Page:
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   Zero Order Glow 

  Early evening rain shower.

There were bright primary and secondary rainbows opposite the sun.

Sunward, where fine rain was also falling, the sky was suffused by an intense orange. The sun was the same deep colour and had hazy blurred edges, the small inset image does not do it justice.

The unusual glow was caused by sunlight passing through raindrops without any internal reflection. Image©2003 Les Cowley.



 
    
Next time there is a rainbow look at the sky towards the sun. If rain is falling between you and the sun there will likely be an intense glow. It is best seen when the sun is low and already orange or red.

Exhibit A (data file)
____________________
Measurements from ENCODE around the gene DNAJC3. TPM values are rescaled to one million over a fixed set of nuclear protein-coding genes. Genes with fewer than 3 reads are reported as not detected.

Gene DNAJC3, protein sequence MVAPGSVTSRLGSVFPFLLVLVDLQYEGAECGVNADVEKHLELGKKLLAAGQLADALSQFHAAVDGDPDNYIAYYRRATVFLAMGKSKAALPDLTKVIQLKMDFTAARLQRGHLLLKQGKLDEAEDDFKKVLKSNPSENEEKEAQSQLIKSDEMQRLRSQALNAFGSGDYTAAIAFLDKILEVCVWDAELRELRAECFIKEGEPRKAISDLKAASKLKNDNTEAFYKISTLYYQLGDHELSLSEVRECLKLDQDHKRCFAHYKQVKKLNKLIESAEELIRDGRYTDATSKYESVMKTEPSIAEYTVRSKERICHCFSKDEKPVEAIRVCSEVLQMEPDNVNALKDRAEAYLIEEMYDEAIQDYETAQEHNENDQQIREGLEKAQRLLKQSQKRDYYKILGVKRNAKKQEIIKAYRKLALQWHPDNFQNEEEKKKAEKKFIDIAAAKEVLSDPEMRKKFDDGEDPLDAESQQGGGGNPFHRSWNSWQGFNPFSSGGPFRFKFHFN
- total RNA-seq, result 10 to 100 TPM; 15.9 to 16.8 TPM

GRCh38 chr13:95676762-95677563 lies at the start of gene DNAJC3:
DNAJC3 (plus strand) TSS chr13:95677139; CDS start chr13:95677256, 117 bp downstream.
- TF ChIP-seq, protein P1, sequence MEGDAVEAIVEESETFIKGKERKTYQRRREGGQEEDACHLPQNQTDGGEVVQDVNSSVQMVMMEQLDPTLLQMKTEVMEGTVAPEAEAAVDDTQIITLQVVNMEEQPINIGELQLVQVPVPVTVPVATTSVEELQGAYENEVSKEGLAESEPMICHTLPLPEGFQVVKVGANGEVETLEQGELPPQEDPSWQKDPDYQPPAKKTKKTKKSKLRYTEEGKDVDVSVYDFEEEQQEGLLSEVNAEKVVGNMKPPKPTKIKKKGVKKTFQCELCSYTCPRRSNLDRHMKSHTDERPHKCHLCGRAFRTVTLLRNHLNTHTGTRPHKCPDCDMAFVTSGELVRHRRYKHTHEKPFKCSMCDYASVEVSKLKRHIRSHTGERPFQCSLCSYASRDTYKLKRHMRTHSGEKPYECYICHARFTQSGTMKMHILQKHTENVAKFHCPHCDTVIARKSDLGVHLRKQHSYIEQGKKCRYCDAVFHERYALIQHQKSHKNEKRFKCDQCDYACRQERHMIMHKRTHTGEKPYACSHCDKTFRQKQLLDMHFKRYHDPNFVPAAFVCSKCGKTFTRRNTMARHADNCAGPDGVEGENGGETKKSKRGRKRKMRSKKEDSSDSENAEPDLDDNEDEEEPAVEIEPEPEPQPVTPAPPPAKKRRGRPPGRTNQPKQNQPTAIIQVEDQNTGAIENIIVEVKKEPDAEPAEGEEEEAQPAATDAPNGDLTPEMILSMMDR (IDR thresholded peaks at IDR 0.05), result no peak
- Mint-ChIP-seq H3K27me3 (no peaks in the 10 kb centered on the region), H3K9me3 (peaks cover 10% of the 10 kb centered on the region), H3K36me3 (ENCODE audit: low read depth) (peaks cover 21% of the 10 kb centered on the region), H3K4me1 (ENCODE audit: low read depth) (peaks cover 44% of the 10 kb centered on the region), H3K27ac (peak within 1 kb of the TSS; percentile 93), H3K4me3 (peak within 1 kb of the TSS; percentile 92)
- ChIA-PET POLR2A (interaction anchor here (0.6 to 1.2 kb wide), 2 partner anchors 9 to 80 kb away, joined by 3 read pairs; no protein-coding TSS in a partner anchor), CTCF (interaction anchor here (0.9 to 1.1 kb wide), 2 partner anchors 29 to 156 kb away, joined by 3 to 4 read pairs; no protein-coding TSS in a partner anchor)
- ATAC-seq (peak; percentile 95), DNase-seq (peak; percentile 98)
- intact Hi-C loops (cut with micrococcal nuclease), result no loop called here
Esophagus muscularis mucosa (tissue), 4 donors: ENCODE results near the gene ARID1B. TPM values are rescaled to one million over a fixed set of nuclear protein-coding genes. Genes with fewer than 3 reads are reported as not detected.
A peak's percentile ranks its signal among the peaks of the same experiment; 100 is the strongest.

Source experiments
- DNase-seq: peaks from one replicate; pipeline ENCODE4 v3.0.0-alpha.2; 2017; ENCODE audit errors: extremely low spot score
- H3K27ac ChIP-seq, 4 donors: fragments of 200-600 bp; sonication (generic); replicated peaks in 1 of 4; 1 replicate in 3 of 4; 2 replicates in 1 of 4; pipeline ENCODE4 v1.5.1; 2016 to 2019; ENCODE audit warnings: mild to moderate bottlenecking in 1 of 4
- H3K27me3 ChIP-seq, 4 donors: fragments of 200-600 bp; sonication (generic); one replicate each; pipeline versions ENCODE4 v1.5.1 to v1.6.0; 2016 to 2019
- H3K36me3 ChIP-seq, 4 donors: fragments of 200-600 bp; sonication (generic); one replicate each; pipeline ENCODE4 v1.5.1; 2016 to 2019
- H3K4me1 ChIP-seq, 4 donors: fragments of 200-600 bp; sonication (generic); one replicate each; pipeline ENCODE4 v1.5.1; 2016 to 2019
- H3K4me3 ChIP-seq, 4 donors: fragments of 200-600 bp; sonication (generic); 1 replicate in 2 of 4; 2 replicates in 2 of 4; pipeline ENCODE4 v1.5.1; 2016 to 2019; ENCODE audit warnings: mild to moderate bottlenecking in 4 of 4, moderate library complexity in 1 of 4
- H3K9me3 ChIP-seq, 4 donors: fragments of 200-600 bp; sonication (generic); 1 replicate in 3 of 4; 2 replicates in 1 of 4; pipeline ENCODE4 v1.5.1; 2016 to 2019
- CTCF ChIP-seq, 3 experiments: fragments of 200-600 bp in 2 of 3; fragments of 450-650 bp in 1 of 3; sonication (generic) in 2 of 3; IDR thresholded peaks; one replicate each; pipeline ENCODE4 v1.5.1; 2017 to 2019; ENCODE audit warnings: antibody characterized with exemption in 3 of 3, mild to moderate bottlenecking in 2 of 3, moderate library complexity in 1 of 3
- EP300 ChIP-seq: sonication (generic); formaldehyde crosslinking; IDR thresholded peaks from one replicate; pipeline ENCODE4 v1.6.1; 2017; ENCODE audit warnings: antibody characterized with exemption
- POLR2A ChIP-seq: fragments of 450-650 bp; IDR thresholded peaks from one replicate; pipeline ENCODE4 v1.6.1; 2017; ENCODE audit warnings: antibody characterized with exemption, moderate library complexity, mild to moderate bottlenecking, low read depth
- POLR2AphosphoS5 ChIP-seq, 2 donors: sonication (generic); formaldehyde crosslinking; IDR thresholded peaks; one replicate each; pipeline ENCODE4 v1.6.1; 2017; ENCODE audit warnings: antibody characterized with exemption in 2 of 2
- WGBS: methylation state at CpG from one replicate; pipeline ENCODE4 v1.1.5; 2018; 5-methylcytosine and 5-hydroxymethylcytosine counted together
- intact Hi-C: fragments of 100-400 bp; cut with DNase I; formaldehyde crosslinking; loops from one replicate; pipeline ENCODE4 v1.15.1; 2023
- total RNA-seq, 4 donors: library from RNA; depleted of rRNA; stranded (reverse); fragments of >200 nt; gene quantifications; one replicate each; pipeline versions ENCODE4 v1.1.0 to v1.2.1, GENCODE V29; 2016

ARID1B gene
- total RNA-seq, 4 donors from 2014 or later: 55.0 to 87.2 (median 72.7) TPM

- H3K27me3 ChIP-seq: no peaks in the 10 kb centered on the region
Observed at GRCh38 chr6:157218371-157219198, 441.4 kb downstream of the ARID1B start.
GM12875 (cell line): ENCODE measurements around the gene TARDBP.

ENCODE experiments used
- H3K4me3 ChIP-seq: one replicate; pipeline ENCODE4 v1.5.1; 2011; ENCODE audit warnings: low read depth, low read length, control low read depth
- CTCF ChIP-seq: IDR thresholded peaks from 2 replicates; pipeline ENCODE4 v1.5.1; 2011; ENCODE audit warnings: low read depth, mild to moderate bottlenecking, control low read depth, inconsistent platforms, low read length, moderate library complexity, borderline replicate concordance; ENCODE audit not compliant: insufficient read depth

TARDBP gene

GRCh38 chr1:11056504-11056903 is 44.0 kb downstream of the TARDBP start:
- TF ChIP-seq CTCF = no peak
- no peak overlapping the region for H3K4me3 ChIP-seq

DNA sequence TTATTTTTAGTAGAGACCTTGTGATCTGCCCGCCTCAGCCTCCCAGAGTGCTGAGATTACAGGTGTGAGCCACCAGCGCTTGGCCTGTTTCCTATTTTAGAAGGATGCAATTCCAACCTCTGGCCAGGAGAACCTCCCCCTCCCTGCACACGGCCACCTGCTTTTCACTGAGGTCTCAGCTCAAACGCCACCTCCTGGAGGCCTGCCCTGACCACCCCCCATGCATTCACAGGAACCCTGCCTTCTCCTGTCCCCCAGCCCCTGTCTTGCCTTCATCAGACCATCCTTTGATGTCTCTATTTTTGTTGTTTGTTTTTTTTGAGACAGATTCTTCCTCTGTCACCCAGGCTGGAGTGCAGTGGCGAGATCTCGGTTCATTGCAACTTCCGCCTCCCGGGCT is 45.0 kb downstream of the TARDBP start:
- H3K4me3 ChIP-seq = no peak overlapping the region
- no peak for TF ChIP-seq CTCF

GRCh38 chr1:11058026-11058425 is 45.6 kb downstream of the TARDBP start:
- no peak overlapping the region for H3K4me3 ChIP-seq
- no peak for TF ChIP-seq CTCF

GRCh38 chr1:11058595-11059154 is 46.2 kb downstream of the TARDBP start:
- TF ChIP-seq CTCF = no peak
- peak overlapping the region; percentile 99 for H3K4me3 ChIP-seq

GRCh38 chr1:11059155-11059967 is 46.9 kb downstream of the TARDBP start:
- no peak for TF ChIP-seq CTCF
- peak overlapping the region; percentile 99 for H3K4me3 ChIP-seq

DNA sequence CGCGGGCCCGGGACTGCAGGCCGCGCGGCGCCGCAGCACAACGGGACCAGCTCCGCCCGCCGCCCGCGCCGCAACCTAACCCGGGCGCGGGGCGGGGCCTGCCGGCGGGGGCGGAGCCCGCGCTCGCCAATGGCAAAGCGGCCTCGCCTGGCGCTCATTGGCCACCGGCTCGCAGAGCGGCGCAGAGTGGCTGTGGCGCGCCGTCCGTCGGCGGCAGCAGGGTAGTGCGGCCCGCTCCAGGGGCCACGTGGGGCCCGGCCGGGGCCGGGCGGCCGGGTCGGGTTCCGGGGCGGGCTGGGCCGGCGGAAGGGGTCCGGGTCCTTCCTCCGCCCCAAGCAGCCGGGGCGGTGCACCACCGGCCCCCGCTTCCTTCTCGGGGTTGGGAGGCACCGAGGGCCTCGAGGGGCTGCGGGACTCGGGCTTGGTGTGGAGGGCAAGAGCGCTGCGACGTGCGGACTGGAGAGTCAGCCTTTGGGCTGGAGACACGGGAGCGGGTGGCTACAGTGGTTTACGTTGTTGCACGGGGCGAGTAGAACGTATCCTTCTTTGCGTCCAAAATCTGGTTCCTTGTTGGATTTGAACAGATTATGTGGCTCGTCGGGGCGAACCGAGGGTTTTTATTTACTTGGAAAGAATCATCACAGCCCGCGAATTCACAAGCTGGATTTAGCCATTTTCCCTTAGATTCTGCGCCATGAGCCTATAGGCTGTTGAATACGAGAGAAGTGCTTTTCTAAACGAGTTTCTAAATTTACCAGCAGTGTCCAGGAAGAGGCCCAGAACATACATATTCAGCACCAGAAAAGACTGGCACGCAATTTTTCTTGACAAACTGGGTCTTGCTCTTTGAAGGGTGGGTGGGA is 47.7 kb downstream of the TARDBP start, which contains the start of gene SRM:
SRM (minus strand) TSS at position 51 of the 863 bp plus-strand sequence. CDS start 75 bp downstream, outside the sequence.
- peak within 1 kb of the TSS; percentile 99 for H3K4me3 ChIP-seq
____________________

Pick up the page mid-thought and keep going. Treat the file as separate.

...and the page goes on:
This extra glow, over and above the ordinary sky brightness in the sun's direction, is formed by light passing through the raindrops and emerging the other side without having been internally reflected. I call this the 'zero order glow' zero because the number of reflections involved is zero, glow because it is a diffuse light without the sharp intensity concentration of a rainbow's rim.